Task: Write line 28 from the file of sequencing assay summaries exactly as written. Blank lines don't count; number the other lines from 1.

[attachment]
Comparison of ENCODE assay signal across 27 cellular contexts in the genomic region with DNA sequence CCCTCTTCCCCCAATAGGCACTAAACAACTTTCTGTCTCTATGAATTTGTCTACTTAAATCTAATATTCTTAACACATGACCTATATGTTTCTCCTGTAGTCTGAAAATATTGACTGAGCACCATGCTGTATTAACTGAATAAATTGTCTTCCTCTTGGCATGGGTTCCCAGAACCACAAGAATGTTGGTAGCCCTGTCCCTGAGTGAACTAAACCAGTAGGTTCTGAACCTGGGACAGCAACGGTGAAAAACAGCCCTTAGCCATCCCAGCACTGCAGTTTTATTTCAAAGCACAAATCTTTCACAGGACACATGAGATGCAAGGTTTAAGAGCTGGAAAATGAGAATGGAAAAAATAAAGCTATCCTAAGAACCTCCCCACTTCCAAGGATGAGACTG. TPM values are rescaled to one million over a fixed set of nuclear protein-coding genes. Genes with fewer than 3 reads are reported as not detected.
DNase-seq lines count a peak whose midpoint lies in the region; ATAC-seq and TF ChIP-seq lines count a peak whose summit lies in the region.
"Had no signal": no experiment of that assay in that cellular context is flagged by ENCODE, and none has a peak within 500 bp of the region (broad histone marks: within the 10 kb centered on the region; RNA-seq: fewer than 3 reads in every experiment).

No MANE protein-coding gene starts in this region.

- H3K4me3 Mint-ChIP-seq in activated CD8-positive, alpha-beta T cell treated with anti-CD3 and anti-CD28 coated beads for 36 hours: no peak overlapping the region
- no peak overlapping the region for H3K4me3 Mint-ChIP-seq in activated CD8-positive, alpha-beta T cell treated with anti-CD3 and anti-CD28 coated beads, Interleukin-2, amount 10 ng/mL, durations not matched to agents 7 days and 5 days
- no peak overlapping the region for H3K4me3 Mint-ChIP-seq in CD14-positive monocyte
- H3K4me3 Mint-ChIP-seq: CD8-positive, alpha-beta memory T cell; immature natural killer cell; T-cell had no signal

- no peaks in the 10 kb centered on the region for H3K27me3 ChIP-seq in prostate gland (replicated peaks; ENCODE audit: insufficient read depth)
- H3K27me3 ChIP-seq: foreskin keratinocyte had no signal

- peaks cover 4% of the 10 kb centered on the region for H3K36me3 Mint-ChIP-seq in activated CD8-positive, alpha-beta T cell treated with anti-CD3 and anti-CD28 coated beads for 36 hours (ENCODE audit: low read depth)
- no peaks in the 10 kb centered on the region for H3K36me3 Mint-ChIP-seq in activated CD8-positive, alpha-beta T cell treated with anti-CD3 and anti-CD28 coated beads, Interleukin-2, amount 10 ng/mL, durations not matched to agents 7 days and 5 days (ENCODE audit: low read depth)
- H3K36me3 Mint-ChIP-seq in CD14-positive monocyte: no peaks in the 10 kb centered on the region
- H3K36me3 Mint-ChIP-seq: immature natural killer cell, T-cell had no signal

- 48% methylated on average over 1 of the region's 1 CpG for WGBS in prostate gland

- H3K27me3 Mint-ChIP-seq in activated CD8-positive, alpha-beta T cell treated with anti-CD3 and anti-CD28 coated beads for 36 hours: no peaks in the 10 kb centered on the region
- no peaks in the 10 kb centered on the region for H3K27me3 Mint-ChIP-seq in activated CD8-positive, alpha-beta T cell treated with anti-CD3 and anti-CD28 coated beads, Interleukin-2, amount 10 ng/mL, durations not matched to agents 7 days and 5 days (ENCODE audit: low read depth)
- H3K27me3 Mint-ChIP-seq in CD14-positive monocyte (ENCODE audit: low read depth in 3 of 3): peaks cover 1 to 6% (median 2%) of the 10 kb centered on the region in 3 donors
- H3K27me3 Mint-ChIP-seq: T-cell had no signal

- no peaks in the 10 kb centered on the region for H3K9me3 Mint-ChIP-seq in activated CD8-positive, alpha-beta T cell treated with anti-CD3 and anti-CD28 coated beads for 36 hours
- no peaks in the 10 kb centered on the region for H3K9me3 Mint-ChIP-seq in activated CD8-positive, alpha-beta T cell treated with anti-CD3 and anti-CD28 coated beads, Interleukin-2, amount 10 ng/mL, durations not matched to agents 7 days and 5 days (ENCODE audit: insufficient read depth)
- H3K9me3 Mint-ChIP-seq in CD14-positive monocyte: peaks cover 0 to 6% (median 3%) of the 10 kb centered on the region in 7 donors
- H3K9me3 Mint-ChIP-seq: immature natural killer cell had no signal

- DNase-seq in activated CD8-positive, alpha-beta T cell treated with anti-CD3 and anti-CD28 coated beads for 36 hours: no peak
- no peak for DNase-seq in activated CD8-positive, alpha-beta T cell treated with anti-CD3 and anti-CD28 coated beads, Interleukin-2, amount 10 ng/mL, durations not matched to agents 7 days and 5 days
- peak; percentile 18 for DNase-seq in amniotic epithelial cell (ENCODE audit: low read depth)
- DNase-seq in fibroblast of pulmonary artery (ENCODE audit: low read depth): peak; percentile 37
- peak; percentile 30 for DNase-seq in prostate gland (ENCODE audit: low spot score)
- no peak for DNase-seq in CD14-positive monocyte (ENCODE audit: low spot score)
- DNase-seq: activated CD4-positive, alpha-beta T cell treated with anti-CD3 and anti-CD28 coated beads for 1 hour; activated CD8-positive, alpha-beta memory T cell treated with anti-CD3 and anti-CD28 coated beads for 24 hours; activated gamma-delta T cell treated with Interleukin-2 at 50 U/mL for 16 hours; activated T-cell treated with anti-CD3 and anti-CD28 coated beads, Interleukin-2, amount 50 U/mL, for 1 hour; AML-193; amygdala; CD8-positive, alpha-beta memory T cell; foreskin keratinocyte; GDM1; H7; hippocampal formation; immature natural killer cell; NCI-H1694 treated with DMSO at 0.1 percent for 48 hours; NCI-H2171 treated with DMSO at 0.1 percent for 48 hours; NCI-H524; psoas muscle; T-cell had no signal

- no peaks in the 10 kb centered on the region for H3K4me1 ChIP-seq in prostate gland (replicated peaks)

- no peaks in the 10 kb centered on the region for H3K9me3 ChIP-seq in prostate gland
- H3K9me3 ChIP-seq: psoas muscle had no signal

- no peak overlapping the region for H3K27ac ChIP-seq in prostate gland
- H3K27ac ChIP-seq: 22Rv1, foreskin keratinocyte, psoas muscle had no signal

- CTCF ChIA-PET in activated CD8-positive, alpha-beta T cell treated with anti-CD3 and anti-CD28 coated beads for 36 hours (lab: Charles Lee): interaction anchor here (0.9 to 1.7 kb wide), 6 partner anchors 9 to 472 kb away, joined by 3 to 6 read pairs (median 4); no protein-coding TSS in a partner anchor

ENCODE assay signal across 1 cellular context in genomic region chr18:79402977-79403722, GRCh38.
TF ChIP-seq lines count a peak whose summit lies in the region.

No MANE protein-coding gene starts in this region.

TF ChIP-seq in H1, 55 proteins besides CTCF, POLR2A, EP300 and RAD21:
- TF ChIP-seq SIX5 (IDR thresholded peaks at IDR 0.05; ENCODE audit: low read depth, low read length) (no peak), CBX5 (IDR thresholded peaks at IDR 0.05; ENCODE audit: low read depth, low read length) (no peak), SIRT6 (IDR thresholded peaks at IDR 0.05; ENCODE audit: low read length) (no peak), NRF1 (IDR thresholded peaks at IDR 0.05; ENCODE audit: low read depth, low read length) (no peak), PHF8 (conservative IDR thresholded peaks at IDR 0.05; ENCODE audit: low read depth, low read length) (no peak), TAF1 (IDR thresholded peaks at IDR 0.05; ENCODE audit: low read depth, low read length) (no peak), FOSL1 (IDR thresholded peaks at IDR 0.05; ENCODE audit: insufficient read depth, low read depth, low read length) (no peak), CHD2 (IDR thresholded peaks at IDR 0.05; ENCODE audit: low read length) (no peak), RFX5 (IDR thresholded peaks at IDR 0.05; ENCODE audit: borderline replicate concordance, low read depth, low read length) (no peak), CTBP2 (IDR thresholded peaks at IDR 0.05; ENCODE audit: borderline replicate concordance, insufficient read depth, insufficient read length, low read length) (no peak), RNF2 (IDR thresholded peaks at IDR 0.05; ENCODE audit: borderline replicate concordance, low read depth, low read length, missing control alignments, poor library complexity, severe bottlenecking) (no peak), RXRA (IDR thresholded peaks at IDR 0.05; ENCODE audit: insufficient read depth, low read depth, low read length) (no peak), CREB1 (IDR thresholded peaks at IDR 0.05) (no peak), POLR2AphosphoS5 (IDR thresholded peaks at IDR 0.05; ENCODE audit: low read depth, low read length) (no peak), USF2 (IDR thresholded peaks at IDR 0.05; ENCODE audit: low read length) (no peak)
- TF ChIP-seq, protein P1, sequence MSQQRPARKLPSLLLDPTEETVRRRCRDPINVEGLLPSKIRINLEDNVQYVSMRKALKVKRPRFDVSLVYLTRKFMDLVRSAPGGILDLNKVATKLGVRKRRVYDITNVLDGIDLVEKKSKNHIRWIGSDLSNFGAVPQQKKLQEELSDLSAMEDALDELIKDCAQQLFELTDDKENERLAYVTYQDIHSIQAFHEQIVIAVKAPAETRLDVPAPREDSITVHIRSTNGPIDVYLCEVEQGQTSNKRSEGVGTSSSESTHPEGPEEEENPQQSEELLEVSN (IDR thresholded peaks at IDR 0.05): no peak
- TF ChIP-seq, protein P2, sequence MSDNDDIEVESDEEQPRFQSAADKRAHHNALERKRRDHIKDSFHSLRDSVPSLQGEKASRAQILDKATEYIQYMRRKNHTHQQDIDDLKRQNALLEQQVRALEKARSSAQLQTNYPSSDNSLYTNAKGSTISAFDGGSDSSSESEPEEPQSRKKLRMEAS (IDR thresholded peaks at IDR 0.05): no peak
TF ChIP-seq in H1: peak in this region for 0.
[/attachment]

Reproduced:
- peak; percentile 30 for DNase-seq in prostate gland (ENCODE audit: low spot score)